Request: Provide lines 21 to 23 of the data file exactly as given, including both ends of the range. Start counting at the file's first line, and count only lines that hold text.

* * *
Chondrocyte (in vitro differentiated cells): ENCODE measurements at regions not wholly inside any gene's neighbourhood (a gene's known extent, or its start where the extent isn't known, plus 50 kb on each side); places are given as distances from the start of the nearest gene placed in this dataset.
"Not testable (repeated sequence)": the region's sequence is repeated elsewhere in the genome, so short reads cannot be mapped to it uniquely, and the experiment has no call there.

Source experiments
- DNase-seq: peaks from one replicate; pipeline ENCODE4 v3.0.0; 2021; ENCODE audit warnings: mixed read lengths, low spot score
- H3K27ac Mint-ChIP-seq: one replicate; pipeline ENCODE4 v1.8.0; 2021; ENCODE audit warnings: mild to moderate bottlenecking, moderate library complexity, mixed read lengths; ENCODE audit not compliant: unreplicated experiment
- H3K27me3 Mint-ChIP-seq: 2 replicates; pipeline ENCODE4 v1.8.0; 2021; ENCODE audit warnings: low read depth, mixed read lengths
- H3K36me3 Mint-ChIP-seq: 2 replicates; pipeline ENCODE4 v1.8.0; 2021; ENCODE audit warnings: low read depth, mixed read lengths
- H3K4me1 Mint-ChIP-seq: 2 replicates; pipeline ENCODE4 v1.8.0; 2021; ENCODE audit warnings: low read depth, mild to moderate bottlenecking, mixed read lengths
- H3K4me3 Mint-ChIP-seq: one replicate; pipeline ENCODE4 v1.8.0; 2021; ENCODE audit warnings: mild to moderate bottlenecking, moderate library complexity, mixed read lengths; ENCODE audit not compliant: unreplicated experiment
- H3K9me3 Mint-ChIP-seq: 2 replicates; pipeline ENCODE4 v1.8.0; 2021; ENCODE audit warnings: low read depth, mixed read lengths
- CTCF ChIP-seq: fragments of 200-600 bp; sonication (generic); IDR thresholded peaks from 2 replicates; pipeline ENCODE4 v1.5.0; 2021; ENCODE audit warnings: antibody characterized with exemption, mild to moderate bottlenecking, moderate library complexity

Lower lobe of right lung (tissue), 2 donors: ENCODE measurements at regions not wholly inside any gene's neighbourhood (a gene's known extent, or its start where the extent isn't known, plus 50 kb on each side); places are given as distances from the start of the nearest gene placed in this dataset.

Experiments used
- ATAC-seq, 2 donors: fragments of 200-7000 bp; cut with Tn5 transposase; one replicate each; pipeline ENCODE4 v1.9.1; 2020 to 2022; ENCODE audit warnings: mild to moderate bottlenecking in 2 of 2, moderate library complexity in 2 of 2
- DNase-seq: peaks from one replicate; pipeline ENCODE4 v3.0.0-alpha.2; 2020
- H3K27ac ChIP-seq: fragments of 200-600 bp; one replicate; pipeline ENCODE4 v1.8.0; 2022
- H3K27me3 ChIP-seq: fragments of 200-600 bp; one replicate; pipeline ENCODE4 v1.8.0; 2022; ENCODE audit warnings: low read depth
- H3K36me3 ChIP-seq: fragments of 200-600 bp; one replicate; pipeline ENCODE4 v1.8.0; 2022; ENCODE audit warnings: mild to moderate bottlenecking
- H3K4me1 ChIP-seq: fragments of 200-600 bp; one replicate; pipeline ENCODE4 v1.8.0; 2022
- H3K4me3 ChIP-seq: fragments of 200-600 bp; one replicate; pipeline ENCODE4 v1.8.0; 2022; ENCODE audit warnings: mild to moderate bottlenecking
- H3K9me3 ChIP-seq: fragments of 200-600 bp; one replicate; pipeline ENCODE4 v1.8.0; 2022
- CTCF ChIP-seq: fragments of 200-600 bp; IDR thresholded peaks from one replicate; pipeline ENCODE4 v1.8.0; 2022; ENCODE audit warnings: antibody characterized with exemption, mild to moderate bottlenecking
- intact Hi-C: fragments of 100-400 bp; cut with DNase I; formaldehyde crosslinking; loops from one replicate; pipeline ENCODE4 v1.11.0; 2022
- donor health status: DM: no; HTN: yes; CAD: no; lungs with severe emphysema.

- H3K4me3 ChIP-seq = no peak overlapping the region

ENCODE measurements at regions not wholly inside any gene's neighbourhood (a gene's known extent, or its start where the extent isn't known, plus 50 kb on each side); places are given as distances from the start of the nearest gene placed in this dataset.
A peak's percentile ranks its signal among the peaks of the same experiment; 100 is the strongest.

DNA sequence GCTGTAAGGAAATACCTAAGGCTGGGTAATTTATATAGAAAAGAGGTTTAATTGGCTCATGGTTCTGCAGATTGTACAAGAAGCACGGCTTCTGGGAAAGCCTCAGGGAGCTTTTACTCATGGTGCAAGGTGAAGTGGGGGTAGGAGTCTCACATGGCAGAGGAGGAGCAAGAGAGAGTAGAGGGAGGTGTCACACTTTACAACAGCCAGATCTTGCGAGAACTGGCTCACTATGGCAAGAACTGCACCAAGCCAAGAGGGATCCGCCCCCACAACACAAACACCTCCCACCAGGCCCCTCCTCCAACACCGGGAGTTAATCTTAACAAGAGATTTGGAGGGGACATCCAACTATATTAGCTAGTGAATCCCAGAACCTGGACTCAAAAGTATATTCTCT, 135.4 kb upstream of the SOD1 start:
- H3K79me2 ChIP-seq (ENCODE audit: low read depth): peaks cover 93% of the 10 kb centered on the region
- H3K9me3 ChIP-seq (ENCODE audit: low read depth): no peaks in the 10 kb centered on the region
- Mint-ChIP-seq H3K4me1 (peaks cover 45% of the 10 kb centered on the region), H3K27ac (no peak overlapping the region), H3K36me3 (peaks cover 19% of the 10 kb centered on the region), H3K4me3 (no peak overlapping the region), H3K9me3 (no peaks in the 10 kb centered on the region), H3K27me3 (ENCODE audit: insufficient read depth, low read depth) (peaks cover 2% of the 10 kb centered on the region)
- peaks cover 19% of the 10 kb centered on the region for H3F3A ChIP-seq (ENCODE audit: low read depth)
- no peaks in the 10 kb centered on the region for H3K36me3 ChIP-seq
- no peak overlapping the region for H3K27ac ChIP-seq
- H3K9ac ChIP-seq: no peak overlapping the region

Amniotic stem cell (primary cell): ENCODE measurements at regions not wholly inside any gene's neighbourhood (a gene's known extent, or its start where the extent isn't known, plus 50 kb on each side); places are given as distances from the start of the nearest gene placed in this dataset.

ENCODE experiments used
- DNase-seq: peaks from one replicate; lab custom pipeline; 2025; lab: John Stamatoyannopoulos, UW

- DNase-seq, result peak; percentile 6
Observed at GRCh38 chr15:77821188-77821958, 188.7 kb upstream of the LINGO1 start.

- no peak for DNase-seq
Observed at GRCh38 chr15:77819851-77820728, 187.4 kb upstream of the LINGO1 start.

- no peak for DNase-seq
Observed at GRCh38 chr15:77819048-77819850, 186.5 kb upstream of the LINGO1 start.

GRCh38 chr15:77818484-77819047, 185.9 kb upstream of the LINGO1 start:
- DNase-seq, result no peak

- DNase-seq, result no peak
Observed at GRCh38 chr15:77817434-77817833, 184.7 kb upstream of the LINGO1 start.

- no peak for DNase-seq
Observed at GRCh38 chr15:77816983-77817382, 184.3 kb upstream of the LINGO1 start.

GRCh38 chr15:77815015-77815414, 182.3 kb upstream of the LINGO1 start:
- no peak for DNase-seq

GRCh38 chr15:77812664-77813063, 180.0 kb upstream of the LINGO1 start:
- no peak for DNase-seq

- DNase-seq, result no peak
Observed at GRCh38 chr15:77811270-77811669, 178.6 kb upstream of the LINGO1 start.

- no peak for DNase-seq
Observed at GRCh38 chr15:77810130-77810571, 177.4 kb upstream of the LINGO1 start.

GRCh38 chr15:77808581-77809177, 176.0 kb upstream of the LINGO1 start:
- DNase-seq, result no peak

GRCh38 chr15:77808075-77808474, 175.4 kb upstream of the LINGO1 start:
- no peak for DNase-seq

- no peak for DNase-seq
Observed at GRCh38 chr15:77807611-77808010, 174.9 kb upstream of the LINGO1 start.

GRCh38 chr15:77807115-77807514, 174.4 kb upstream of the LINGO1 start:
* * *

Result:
- H3K9me3 ChIP-seq: fragments of 200-600 bp; one replicate; pipeline ENCODE4 v1.8.0; 2022
- CTCF ChIP-seq: fragments of 200-600 bp; IDR thresholded peaks from one replicate; pipeline ENCODE4 v1.8.0; 2022; ENCODE audit warnings: antibody characterized with exemption, mild to moderate bottlenecking
- intact Hi-C: fragments of 100-400 bp; cut with DNase I; formaldehyde crosslinking; loops from one replicate; pipeline ENCODE4 v1.11.0; 2022